The Economic Community of West African States (ECOWAS) is blocking an arms shipment to Mali at the port of Conakry amid concern that the weapons could wind up in the wrong hands.
Malian and ECOWAS officials are in Conakry meeting with Guinean authorities to figure out what to do about an arms shipment that arrived from Bulgaria in late July.
Former Malian President Amadou Toumani Toure reportedly ordered the weapons before he was ousted in a March 22 military coup.
Guinean officials say they contacted West African regional bloc ECOWAS, which said to hold the shipment.
Guinea's defense minister, Abdoul Kabèlè Camara, says these weapons could have been ordered a long time ago, however they arrived at a time when the situation in Mali was rather fluid and uncertain. He says they had to be prudent and refer the situation to ECOWAS.
According to an ECOWAS convention, ratified in 2009, member states are required to seek authorization for the import or international transfer of small arms and light weapons.
However, protocol aside, many suggest that ECOWAS is blocking the shipment out of concern for ongoing instability in Mali.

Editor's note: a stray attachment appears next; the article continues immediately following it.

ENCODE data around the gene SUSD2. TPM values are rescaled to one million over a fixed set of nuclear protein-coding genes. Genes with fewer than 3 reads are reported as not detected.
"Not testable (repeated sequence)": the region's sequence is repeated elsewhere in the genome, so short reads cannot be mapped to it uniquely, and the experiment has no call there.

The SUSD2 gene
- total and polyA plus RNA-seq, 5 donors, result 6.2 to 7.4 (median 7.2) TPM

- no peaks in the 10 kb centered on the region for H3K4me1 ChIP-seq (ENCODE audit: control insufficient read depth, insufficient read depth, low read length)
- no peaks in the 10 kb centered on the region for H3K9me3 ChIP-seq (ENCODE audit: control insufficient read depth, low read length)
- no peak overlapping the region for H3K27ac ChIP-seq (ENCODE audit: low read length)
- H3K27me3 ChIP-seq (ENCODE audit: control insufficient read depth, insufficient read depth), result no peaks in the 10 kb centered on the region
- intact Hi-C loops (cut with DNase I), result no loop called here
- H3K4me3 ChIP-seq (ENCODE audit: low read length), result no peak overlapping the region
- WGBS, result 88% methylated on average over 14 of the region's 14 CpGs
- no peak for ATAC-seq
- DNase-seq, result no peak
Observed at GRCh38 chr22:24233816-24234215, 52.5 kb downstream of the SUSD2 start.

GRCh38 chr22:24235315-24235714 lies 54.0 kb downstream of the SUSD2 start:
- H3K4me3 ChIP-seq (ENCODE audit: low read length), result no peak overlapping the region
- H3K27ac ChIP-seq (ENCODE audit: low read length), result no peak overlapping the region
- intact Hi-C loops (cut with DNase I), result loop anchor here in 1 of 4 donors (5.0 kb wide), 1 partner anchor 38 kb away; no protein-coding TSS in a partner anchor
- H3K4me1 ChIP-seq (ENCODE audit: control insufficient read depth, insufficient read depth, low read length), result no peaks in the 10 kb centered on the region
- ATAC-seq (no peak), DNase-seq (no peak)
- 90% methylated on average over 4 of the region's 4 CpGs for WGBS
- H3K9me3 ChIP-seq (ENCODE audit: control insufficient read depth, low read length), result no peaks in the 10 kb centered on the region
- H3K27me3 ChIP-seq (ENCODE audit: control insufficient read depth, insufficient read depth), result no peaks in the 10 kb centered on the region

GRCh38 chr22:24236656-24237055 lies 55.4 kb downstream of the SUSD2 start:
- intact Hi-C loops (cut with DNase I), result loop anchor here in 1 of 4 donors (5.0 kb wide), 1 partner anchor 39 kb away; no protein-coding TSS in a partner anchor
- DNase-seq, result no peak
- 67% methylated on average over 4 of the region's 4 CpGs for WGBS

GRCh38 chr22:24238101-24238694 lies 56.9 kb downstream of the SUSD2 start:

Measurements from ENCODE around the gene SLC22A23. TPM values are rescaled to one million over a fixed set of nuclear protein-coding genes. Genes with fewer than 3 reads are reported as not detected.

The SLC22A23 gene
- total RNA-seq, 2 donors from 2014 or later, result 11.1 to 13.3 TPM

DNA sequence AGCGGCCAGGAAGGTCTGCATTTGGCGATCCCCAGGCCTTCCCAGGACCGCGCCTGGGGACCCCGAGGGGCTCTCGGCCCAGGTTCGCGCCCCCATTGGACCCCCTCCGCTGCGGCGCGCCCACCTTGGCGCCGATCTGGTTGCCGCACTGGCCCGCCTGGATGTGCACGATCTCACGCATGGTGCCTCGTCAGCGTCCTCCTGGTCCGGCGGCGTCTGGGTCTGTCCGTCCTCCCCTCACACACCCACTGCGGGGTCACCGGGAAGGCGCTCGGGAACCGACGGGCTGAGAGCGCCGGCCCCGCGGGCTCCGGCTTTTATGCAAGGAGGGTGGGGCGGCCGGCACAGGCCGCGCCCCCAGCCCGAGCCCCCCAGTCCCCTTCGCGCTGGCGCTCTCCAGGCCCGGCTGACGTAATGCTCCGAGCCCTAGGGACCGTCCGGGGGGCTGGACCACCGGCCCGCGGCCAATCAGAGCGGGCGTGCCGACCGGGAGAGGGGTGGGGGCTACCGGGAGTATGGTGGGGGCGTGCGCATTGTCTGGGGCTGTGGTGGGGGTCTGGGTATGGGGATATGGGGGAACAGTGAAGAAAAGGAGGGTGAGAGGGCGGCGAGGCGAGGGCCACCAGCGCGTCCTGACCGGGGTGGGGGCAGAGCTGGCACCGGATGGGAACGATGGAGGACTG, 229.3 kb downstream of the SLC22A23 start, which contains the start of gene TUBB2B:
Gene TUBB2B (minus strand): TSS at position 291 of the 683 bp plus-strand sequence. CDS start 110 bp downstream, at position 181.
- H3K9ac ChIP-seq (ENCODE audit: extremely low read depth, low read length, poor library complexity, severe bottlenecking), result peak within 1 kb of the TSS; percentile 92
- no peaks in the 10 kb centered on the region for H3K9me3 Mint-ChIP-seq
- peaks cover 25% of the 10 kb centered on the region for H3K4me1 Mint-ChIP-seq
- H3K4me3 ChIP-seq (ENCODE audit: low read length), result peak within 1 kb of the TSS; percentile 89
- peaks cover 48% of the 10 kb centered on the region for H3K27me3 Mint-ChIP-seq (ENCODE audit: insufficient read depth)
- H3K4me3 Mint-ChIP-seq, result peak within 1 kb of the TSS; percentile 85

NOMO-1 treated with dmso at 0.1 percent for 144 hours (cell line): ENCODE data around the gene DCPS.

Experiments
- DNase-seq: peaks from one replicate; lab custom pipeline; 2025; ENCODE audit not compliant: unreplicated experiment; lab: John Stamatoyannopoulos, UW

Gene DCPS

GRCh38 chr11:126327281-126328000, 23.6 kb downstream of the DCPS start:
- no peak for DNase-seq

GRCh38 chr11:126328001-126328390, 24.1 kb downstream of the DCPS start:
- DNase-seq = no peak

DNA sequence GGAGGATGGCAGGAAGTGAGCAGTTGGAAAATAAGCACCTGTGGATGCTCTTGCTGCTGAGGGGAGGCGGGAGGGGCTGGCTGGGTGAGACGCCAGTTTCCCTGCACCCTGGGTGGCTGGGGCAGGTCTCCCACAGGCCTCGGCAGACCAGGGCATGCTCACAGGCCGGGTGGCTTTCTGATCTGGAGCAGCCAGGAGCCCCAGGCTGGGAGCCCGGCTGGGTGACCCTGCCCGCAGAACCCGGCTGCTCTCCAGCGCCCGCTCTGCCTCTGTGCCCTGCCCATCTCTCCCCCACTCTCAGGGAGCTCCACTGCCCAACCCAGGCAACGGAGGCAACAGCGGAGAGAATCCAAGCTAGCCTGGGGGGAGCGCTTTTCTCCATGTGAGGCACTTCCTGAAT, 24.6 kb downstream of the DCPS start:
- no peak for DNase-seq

Since April, al-Qaida-linked extremist groups have consolidated their hold on northern Mali, and the transitional civilian government in Bamako has struggled to find solid footing amid concerns that coup leaders continue to meddle in the country's affairs.
Kwesi Aning, director of research at the Ghana-based Kofi Annan International Peacekeeping Training Center, says Guinea is doing the right thing.
"The government in Bamako is terribly weak. I think it's dangerous for those arms to get into Bamako precisely because we don't who is going to take control over those arms and how they might impact the crisis," said Aning. "Guinea's position is responsible. I think it observes the ECOWAS regulations on small arms, and I think the Malians will have to get their acts together in Bamako before they expect for those arms to be released."
An ECOWAS deal officially sidelined Mali's short-lived military junta. However, the soldiers hold three key posts in the unity government. Coup leader Captain Amadou Sanogo has kept a low profile in recent months, but there are concerns that he continues to exercise influence behind the scenes.
A French diplomat reported this week that Mali has requested ECOWAS military assistance to secure the government in Bamako, reorganize the army, and help retake the north.
The Malian government has not spoken publicly about the reported request, which has since been published online by French newspaper Le Monde.
In Bamako, the prospect of ECOWAS troops on the ground has elicited praise from some and condemnation from others, namely the coup leaders.